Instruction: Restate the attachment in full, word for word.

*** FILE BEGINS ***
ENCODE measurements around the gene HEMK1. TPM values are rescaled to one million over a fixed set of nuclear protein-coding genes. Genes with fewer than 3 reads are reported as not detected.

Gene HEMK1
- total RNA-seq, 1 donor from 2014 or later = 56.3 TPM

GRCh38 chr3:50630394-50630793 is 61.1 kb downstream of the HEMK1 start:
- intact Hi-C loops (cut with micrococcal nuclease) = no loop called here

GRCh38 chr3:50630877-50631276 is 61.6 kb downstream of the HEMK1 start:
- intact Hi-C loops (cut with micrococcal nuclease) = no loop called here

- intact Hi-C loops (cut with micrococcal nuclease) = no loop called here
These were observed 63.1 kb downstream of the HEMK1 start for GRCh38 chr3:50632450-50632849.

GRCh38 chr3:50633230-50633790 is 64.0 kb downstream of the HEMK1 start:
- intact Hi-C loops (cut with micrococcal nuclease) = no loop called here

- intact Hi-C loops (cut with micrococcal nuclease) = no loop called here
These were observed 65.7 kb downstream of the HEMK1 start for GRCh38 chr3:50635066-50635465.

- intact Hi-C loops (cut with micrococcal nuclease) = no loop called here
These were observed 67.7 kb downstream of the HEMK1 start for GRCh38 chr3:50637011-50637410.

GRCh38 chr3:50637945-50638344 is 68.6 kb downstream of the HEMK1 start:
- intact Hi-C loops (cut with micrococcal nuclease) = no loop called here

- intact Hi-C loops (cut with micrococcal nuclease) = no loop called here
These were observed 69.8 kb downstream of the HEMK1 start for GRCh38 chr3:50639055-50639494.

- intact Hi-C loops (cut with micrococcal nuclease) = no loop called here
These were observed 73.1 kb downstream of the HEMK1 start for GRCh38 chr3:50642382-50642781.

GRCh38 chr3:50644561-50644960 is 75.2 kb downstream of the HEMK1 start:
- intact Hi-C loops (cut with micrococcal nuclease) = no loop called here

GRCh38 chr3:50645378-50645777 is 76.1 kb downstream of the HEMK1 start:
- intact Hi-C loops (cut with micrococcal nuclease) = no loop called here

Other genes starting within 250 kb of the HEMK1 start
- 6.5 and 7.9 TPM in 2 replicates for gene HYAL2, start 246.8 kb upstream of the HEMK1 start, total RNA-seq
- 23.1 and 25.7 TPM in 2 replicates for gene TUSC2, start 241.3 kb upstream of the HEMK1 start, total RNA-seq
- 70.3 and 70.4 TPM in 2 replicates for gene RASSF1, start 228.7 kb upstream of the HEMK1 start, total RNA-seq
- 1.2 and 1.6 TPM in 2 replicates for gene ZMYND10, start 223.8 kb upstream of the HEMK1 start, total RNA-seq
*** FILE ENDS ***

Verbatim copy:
ENCODE measurements around the gene HEMK1. TPM values are rescaled to one million over a fixed set of nuclear protein-coding genes. Genes with fewer than 3 reads are reported as not detected.

Gene HEMK1
- total RNA-seq, 1 donor from 2014 or later = 56.3 TPM

GRCh38 chr3:50630394-50630793 is 61.1 kb downstream of the HEMK1 start:
- intact Hi-C loops (cut with micrococcal nuclease) = no loop called here

GRCh38 chr3:50630877-50631276 is 61.6 kb downstream of the HEMK1 start:
- intact Hi-C loops (cut with micrococcal nuclease) = no loop called here

- intact Hi-C loops (cut with micrococcal nuclease) = no loop called here
These were observed 63.1 kb downstream of the HEMK1 start for GRCh38 chr3:50632450-50632849.

GRCh38 chr3:50633230-50633790 is 64.0 kb downstream of the HEMK1 start:
- intact Hi-C loops (cut with micrococcal nuclease) = no loop called here

- intact Hi-C loops (cut with micrococcal nuclease) = no loop called here
These were observed 65.7 kb downstream of the HEMK1 start for GRCh38 chr3:50635066-50635465.

- intact Hi-C loops (cut with micrococcal nuclease) = no loop called here
These were observed 67.7 kb downstream of the HEMK1 start for GRCh38 chr3:50637011-50637410.

GRCh38 chr3:50637945-50638344 is 68.6 kb downstream of the HEMK1 start:
- intact Hi-C loops (cut with micrococcal nuclease) = no loop called here

- intact Hi-C loops (cut with micrococcal nuclease) = no loop called here
These were observed 69.8 kb downstream of the HEMK1 start for GRCh38 chr3:50639055-50639494.

- intact Hi-C loops (cut with micrococcal nuclease) = no loop called here
These were observed 73.1 kb downstream of the HEMK1 start for GRCh38 chr3:50642382-50642781.

GRCh38 chr3:50644561-50644960 is 75.2 kb downstream of the HEMK1 start:
- intact Hi-C loops (cut with micrococcal nuclease) = no loop called here

GRCh38 chr3:50645378-50645777 is 76.1 kb downstream of the HEMK1 start:
- intact Hi-C loops (cut with micrococcal nuclease) = no loop called here

Other genes starting within 250 kb of the HEMK1 start
- 6.5 and 7.9 TPM in 2 replicates for gene HYAL2, start 246.8 kb upstream of the HEMK1 start, total RNA-seq
- 23.1 and 25.7 TPM in 2 replicates for gene TUSC2, start 241.3 kb upstream of the HEMK1 start, total RNA-seq
- 70.3 and 70.4 TPM in 2 replicates for gene RASSF1, start 228.7 kb upstream of the HEMK1 start, total RNA-seq
- 1.2 and 1.6 TPM in 2 replicates for gene ZMYND10, start 223.8 kb upstream of the HEMK1 start, total RNA-seq